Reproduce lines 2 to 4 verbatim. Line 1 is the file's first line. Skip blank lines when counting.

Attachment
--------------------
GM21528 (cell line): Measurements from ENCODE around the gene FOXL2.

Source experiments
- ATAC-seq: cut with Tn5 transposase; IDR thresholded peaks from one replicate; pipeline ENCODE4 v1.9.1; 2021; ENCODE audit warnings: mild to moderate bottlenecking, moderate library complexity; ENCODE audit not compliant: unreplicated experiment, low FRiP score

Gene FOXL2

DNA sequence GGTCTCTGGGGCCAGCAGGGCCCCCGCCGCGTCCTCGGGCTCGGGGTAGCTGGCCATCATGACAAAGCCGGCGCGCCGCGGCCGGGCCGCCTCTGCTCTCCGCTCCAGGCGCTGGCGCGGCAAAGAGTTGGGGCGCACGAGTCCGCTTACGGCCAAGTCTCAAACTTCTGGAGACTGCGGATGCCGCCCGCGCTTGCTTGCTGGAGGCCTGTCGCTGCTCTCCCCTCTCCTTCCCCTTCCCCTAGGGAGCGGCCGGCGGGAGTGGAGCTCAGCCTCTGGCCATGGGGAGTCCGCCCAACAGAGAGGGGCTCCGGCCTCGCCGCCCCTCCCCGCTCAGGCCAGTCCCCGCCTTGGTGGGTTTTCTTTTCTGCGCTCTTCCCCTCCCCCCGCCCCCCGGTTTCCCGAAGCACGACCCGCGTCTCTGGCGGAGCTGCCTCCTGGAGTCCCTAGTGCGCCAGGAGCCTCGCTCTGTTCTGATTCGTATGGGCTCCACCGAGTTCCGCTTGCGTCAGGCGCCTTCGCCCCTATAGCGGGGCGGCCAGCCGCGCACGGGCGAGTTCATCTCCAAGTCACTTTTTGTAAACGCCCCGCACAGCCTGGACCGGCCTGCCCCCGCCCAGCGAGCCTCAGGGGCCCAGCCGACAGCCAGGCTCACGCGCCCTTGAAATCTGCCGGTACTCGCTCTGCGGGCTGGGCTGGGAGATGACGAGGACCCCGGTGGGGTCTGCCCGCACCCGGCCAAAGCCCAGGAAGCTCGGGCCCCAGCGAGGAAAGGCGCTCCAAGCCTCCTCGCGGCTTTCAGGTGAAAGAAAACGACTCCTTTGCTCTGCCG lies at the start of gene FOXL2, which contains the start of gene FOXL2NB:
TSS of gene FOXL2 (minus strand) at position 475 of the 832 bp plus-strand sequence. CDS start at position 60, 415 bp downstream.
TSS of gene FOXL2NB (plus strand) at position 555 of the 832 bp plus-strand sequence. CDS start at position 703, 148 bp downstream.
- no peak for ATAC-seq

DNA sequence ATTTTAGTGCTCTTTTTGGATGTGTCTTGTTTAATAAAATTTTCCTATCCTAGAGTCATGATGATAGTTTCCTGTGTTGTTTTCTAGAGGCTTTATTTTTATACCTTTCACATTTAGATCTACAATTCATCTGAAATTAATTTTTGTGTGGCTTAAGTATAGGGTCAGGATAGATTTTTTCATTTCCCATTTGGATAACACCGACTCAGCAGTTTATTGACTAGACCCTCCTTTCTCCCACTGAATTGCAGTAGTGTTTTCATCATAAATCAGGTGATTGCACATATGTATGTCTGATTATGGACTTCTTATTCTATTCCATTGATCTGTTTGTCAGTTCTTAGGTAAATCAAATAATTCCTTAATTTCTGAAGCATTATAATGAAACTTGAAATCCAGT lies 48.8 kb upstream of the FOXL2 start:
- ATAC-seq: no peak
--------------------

Source experiments
- ATAC-seq: cut with Tn5 transposase; IDR thresholded peaks from one replicate; pipeline ENCODE4 v1.9.1; 2021; ENCODE audit warnings: mild to moderate bottlenecking, moderate library complexity; ENCODE audit not compliant: unreplicated experiment, low FRiP score

Gene FOXL2